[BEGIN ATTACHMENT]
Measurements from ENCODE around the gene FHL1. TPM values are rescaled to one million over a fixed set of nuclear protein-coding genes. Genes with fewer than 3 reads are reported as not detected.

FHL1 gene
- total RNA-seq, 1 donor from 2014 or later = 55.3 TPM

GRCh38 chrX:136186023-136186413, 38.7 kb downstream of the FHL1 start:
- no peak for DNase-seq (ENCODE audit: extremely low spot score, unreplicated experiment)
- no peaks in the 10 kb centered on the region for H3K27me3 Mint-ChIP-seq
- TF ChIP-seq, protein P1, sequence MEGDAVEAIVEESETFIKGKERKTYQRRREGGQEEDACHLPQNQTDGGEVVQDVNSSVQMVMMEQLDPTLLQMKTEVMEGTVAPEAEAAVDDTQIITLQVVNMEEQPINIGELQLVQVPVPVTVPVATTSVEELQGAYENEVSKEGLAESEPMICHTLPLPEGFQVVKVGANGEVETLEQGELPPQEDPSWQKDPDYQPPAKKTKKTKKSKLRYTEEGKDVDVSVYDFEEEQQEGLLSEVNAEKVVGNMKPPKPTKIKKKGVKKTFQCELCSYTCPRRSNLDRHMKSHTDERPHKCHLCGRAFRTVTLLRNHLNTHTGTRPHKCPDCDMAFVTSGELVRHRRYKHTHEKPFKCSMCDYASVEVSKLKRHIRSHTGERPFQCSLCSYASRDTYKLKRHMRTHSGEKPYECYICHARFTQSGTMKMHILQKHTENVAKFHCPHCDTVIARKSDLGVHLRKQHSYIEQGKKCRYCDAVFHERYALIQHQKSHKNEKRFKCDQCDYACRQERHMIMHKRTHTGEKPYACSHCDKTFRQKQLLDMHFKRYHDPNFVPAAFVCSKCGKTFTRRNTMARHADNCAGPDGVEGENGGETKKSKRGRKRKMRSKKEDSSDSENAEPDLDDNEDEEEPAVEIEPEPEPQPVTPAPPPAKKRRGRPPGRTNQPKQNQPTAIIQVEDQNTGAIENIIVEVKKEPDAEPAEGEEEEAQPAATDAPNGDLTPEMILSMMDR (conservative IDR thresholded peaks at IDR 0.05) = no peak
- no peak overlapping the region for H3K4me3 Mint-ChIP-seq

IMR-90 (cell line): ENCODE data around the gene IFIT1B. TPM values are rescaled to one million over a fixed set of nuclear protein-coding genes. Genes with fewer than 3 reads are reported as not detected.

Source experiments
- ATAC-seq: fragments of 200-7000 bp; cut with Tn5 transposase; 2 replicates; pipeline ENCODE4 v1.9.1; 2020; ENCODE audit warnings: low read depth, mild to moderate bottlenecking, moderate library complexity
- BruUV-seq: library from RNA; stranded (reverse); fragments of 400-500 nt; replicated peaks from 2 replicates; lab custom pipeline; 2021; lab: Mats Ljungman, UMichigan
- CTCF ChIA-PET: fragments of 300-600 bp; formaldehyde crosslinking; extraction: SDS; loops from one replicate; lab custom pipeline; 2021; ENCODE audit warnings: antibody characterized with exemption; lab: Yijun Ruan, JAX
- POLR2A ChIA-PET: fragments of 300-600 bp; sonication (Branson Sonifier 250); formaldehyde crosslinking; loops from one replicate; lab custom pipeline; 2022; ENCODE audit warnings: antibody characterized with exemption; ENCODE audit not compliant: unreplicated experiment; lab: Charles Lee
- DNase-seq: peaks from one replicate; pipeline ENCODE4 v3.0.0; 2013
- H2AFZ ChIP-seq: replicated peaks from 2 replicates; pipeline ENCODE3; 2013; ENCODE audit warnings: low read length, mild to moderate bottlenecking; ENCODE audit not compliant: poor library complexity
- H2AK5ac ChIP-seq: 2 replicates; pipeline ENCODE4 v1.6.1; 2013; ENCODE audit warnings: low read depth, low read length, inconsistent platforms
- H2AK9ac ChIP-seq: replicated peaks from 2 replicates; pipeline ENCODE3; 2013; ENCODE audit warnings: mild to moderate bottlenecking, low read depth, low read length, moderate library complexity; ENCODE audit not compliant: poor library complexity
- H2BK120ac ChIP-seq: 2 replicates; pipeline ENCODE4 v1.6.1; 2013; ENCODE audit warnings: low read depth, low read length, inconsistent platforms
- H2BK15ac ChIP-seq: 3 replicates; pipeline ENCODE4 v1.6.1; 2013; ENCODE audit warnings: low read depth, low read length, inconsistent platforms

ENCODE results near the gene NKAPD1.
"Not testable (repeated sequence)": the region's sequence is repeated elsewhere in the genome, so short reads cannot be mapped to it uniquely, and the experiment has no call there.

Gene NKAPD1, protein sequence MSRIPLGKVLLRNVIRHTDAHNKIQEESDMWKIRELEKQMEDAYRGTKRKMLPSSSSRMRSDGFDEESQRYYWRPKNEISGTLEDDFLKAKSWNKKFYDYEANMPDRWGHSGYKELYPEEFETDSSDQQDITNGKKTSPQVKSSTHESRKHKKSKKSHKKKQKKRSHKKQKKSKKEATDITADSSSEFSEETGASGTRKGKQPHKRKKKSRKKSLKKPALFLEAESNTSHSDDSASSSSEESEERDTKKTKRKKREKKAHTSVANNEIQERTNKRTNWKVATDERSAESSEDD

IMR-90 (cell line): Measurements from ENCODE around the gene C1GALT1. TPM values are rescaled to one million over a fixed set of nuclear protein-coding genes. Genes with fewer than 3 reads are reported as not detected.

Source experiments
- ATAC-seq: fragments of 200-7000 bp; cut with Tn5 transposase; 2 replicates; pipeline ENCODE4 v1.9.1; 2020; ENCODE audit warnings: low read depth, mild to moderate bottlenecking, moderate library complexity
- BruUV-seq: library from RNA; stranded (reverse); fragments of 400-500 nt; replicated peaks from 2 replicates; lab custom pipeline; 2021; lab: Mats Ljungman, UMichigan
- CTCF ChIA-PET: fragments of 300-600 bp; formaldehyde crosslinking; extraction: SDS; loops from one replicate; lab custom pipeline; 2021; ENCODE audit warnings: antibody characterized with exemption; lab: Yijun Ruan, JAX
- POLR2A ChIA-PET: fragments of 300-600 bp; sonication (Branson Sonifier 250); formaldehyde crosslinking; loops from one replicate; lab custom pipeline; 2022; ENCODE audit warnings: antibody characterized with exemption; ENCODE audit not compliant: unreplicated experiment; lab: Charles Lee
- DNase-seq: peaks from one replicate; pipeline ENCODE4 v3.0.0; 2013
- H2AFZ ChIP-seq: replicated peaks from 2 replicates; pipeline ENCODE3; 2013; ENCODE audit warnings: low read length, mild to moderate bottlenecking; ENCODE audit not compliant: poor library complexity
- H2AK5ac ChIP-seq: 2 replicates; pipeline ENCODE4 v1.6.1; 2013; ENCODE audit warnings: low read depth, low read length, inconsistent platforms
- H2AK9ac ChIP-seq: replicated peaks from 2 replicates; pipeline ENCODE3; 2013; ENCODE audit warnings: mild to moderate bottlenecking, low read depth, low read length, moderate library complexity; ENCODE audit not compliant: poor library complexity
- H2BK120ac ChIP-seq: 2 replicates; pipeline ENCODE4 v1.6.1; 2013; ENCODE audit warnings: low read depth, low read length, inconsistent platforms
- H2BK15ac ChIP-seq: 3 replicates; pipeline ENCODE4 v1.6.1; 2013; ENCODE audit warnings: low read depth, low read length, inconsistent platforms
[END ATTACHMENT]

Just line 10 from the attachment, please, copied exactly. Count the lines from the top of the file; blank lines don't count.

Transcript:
Source experiments